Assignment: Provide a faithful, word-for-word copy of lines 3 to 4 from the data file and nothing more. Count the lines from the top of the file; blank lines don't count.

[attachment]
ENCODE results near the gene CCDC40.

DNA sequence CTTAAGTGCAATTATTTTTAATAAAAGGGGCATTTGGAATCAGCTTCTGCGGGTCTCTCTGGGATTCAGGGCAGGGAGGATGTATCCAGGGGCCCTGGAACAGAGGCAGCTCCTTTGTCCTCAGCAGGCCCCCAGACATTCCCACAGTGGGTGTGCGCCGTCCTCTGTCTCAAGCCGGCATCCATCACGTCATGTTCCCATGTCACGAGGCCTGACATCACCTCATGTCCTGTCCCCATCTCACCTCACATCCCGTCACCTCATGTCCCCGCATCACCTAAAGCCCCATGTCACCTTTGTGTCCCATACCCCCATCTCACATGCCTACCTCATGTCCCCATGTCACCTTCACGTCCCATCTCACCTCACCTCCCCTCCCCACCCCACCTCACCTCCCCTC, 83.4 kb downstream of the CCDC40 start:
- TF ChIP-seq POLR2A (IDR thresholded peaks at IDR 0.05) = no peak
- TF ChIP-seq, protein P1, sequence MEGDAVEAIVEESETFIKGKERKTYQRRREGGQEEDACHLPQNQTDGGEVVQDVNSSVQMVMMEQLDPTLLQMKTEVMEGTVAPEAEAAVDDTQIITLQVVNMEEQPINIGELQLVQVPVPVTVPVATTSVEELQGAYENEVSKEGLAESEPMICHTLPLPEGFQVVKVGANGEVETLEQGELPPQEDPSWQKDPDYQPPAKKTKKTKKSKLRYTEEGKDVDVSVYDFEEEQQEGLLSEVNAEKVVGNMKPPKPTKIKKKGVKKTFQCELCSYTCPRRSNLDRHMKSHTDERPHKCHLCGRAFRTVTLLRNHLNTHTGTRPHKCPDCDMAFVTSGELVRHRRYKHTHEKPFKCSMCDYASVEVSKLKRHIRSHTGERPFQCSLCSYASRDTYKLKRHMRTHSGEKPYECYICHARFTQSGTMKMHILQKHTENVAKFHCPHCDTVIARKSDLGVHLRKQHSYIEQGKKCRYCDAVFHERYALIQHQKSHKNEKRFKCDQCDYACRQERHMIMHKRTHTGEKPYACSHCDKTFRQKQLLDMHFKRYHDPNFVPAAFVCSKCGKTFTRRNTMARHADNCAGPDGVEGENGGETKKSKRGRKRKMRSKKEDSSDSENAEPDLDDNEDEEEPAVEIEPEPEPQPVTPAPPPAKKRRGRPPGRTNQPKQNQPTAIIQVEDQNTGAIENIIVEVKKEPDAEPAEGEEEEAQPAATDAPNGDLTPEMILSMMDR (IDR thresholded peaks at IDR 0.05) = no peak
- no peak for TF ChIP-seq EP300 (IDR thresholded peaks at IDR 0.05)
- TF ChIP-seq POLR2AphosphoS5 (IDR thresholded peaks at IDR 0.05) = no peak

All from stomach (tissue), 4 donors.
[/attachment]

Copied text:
- TF ChIP-seq POLR2A (IDR thresholded peaks at IDR 0.05) = no peak
- TF ChIP-seq, protein P1, sequence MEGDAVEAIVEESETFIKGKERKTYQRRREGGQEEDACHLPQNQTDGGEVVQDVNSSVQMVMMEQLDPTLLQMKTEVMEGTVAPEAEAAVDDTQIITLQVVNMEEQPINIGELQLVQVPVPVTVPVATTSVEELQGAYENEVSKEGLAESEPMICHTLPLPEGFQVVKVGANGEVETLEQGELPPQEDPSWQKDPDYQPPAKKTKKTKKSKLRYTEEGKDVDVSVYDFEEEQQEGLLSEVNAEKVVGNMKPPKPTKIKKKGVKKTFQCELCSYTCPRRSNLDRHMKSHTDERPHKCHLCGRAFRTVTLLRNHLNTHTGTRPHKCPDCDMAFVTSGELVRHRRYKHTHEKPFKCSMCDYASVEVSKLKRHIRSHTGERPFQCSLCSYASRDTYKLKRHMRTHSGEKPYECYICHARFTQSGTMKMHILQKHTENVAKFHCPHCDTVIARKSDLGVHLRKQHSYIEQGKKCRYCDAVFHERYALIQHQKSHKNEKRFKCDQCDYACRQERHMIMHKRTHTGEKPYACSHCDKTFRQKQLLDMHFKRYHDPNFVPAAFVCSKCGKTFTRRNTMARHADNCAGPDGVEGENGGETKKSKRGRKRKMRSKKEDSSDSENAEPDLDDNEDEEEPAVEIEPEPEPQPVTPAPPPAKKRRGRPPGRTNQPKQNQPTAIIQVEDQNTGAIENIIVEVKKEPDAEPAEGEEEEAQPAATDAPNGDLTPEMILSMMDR (IDR thresholded peaks at IDR 0.05) = no peak